JAKE GYLLENHAAL : My belief is, in using that word, I think it takes the onus off of us, in the creation of Lou. He’s our creation. Without our need for information, without our need for information of all sorts, in a world where unimportant information is now important, and important information is now unimportant, and it all exists on the same plane, we just need to feed and consume, in that way. That people like Lou can thrive. He’s a product of a generation where jobs are, I wouldn’t necessarily say, now, as scarce as they have been, but definitely scarce, and they are transforming the idea of what someone does, as so different. The other day, I wrote an article and I post, it’s like, there’s a job that is changing the idea of a whole generation, who are coming into the world going, “What is a job? What do I do? How do I get a job?” And Lou is a product of that. The choices he makes; he’s kind of a walking metaphor, that’s how I look at it. So I wouldn’t say, as soon as you say, “Oh, he’s a sociopath.” It just sort of makes it go, “Oh, he’s over there. Don’t worry. We don’t have to deal with it.” In a way, I think he’s a product of… he does what he does. He is enabled by Nina, Renee’s character. He’s enabled by the guys at the head of the station, and they are enabled by us. There’s a world where we maybe could live, ideally, where someone who wouldn’t end up being the head of a huge major network. But I feel like, in the world that we live in now, he probably would.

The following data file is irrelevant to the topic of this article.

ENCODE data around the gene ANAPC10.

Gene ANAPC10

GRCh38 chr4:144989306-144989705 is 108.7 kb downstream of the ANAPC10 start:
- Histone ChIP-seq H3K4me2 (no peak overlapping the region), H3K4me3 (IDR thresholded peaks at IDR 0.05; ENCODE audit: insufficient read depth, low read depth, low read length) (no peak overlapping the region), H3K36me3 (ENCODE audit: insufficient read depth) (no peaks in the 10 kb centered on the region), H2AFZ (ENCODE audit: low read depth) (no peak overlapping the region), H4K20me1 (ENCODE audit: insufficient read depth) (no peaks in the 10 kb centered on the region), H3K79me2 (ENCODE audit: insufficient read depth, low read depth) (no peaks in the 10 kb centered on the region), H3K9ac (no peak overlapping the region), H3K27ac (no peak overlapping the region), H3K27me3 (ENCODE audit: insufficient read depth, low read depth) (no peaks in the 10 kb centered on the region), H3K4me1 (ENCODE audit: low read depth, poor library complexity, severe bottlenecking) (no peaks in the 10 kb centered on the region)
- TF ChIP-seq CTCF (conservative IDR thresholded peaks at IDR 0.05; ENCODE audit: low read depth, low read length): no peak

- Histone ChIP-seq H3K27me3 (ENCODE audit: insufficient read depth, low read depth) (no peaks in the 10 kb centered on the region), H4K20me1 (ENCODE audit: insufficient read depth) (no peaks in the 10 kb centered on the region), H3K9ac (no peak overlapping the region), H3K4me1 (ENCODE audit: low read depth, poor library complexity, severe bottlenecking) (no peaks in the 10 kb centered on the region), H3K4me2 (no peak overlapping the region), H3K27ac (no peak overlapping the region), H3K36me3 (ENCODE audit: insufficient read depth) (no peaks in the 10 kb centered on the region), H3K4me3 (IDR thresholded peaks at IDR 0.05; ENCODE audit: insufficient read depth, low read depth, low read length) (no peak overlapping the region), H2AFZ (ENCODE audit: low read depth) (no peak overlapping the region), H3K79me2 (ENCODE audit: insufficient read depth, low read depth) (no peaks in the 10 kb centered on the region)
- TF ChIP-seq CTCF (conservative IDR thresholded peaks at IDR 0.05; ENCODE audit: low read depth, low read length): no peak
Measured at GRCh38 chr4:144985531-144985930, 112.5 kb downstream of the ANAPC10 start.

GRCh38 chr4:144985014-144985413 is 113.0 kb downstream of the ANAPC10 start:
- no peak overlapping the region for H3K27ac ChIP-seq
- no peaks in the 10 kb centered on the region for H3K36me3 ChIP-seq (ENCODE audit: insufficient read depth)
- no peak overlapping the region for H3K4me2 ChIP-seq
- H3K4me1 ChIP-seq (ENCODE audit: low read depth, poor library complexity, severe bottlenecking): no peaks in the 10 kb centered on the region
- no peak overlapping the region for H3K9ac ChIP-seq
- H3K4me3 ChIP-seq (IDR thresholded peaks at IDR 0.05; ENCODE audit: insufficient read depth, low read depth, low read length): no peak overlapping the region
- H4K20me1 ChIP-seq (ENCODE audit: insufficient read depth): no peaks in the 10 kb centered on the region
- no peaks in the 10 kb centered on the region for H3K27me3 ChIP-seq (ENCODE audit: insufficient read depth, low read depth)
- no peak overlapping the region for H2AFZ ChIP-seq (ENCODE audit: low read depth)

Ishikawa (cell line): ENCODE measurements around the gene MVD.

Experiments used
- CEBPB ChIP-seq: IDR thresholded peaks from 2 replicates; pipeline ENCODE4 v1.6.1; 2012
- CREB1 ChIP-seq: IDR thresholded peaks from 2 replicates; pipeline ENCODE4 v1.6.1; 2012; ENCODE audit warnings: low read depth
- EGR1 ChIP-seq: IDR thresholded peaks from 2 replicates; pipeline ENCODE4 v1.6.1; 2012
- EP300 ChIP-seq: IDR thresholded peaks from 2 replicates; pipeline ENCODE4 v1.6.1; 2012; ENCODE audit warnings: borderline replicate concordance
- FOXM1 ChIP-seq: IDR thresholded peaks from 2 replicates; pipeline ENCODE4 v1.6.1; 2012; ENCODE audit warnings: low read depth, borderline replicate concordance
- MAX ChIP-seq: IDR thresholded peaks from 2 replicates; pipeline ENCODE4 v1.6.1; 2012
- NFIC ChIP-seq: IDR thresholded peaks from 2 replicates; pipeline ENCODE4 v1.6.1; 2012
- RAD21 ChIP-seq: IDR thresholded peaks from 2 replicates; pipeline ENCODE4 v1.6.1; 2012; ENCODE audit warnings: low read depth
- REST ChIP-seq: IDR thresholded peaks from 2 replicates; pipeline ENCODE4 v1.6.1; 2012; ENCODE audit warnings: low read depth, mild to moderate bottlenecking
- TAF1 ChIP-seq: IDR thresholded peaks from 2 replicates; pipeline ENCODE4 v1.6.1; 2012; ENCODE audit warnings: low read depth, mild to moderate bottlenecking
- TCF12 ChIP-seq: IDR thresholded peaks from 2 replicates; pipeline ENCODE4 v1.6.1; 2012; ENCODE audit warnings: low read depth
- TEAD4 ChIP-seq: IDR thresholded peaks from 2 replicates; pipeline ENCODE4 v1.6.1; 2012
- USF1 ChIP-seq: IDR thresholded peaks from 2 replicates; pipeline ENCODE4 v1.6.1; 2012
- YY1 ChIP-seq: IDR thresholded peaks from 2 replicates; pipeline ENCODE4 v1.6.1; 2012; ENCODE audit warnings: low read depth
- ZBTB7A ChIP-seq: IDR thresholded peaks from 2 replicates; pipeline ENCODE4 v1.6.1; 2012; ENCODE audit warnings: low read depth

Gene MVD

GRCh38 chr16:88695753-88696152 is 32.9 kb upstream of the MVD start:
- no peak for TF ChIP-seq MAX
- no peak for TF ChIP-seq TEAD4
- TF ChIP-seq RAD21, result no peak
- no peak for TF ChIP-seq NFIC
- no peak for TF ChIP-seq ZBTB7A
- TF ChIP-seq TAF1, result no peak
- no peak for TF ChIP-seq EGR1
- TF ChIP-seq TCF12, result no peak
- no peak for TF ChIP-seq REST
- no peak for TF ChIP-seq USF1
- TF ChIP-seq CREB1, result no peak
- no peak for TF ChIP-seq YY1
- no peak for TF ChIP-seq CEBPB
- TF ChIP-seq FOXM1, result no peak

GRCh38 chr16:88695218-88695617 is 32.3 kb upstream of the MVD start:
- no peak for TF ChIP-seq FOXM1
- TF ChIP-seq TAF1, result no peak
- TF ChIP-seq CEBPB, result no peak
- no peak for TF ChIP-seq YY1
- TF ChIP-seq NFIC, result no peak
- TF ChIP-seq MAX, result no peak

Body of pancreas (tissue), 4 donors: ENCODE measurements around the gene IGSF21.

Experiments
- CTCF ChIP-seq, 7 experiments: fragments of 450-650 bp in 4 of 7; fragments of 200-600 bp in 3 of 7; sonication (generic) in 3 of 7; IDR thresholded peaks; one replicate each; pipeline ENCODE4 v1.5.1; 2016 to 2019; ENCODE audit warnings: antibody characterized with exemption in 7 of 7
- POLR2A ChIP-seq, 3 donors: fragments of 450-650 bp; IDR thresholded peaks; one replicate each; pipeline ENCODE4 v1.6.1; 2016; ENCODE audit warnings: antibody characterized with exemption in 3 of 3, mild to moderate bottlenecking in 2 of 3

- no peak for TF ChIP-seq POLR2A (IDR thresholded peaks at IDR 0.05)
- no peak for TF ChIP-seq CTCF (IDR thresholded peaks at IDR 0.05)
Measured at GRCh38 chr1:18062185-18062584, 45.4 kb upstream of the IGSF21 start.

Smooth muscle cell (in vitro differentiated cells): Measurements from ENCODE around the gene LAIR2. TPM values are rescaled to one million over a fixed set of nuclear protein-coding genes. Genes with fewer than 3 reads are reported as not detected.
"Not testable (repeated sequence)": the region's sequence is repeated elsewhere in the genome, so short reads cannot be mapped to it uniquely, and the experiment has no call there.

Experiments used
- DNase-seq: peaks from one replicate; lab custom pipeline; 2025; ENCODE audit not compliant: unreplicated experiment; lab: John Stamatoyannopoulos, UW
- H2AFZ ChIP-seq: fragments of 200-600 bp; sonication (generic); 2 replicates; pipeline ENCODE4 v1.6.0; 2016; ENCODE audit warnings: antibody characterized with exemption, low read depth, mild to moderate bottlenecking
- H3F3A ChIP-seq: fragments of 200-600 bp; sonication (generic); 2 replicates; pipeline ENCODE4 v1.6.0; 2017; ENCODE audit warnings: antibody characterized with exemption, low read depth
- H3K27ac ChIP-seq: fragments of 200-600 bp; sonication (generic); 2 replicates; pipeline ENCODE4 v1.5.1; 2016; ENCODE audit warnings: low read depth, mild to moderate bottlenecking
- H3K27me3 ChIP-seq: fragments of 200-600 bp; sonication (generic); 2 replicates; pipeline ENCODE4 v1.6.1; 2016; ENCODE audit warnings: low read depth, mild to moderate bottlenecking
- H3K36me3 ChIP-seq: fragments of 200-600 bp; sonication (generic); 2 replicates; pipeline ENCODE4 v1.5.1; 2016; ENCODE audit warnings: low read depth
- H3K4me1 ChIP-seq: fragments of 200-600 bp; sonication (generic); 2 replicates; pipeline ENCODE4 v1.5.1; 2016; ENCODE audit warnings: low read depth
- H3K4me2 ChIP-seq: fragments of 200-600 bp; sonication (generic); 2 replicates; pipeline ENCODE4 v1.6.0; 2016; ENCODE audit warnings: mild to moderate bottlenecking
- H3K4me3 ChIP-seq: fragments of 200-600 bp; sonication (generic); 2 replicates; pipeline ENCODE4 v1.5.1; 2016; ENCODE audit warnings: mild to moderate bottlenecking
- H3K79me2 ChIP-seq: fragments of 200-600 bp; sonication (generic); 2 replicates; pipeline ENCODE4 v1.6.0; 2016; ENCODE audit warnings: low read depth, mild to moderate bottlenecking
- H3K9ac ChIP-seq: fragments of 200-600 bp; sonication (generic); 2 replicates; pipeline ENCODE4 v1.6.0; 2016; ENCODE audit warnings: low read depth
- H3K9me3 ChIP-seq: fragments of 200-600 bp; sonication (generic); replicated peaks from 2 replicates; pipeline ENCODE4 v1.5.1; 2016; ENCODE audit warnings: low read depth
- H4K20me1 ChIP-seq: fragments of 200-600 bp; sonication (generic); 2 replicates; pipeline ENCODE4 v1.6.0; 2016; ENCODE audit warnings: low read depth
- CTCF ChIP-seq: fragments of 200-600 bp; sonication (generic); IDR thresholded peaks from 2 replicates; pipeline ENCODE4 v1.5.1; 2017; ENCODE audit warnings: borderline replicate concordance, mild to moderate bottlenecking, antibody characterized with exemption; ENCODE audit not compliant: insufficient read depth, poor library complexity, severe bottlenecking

Following up with questions, this movie is kind of about two people going to the TV, and what they’re doing. How do you see the journalism, and the entertainment, as kind of so close, and journalism has changed. The journalism…

JAKE GYLLENHAAL : There’s sort of part of the same answer that I would give, the same thing that I just said. I think the difference between what Lou does, he’s dealing with life and death. Though I think that there is a sense of no one taking responsibility. We’re all just in it. We’re all just needing information, and getting it. I think whatever shocks us is what we’re bound to go towards, even if we don’t want to. We’re still terrified by it, and interested. It’s the same idea as moving past an accident.

It’s kind of understandable. The teams he’s following, and the people…

JAKE GYLLENHAAL : I think that idea is very different. When you’re talking about celebrity culture, you’re dealing with life and death. When you’re following somebody who’s going about living their life, it’s not comparable.